Posts tagged sewing with silk
Intro: The Stand Pocket

The stand pocket is where WILD starts the chapter on pockets. And the directions start out contradictory, saying that “as a rule” stand pockets are found on jacket breasts, but then immediately Mary Brooks Pickens talks about stand pockets on skirts too.

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The One Hour Dress

I am deviating a bit from WILD today to bring you The One Hour Dress. Mary Brooks Pickens, author of The Women’s Institute Library for Dressmaking ALSO created three booklets called The One Hour Dress, with each booklet containing multiple variations and how-to’s on the cut and construction to get different garments from the same basic principle, all of which could be constructed in one hour. And she used to demonstrate this one hour constructions live at carnivals and shopping centers, to show how easy it was to construct a new frock in a limited amount of time.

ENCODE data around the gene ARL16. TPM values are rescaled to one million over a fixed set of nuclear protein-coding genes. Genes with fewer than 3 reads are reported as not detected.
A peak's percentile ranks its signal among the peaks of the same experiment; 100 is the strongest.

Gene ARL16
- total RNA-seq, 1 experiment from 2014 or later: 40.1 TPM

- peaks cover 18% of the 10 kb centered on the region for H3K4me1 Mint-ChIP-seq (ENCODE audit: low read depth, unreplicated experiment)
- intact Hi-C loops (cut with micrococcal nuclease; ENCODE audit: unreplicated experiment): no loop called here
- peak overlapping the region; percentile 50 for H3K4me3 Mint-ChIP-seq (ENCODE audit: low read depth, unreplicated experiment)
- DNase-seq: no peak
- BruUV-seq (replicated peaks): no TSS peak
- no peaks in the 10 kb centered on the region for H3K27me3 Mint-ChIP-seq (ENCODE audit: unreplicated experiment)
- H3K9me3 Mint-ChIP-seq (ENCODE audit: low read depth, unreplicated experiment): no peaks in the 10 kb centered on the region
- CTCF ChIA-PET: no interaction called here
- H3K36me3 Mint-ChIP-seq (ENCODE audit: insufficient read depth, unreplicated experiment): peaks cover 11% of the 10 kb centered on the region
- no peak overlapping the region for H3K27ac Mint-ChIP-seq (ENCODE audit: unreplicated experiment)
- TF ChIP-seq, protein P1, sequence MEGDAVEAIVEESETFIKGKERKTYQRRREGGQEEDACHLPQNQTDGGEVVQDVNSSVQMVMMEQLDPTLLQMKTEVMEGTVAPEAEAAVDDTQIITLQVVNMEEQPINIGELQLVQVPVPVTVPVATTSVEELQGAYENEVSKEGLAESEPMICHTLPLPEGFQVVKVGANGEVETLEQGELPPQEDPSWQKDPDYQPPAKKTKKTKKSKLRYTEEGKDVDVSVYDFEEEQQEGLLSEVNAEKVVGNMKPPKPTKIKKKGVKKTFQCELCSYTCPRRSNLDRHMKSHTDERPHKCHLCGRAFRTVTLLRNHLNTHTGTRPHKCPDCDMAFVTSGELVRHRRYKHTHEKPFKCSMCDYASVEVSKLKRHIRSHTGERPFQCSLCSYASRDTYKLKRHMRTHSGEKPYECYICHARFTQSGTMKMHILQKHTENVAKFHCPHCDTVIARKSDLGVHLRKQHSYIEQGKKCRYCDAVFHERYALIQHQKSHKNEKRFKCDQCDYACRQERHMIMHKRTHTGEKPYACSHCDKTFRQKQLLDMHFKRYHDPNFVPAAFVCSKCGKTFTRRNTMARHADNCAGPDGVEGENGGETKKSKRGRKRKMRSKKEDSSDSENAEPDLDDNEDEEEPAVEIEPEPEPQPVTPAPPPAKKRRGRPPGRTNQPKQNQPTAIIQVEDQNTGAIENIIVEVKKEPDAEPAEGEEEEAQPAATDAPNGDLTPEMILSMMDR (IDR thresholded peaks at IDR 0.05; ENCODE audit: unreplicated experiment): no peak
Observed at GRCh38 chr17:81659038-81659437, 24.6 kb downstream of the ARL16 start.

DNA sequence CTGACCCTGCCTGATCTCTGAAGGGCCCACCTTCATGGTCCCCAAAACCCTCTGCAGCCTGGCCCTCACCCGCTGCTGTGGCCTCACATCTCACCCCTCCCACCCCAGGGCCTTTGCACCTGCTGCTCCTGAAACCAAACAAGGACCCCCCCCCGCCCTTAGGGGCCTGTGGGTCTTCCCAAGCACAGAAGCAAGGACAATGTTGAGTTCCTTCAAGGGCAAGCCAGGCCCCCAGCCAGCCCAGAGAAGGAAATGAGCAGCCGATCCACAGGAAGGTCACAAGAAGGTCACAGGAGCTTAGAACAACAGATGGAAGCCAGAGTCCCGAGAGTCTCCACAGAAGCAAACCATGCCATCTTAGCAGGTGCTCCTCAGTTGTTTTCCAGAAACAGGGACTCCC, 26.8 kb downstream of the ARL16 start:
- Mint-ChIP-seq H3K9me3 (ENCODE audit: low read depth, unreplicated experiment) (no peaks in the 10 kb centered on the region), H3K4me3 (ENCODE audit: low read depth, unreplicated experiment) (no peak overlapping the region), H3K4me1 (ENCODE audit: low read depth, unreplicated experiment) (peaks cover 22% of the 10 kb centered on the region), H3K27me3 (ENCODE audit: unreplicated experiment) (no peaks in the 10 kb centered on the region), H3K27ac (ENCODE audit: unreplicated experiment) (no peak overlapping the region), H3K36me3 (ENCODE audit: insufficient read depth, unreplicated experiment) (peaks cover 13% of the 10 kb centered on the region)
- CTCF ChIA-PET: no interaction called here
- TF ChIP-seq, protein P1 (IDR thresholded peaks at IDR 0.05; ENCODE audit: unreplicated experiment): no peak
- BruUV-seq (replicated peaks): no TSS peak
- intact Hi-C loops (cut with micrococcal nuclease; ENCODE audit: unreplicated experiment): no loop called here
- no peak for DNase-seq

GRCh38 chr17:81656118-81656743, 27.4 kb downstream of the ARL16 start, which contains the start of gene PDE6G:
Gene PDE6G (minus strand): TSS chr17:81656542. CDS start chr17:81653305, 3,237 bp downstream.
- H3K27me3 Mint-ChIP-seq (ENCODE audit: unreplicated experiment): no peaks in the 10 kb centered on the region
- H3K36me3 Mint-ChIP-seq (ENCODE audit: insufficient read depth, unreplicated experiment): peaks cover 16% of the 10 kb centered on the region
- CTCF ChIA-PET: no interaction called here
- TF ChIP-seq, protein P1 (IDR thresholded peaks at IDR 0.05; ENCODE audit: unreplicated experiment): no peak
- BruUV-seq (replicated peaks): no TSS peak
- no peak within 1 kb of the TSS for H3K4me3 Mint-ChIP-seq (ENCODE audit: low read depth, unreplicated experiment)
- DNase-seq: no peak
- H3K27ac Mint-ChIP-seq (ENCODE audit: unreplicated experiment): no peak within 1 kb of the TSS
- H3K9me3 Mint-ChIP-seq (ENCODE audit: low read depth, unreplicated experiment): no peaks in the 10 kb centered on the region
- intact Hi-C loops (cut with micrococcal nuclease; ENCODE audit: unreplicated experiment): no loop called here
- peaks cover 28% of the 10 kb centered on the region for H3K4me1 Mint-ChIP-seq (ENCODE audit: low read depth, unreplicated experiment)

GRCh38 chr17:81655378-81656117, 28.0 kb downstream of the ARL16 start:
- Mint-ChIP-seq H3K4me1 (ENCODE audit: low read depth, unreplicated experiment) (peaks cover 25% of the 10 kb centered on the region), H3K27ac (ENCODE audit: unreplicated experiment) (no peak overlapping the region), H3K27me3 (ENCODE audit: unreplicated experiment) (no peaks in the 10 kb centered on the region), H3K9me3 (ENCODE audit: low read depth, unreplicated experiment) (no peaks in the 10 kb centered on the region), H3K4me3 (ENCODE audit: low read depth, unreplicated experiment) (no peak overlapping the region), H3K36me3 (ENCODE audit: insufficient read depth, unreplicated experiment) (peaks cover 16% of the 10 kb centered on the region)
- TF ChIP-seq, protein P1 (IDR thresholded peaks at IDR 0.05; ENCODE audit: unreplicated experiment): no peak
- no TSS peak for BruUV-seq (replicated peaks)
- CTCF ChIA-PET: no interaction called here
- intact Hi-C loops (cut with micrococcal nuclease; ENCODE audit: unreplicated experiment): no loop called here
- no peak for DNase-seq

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Sewing Lightweight Fabrics

The biggest challenge with lightweight fabrics is that it is too easy for the needle to push the fabric down under the throat plate. And if this happens, you have to stop everything and remove the throat plate, or risk tearing the fabric. However, there is a VERY simple fix to this.

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Pongee

Pongee, like most silks, originates from China. The word even is very Chinese, the etymology of which is penchi, meaning woven at home, or home loom (Fairchilds, p. 474). This is another plain woven silk, but rougher, with a homespun feel to it, versus the fineness of China Silk. Fairchild’s also reports that this is woven in the gum. I hazard to guess what this means as no specific definition is given, but my supposition is that the silk is only mildly washed or not washed at all, prior to weaving. This supposition is supported by the crisp hand of Pongee silk.

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Matelasse

the original Matelasse was a thicker, quilted fabric, I believe most commonly seen in petticoats and waistcoats.  But with the advent of the Jacquard loom, the quilting has dropped off and it’s all done with extra crepe yarns set at different tensions.  Once off the loom, the fabric is washed, causing the crepe yarns to shrink.  This in turn causes the regular yarns to pull and pucker, giving this faux-quilted effect. 

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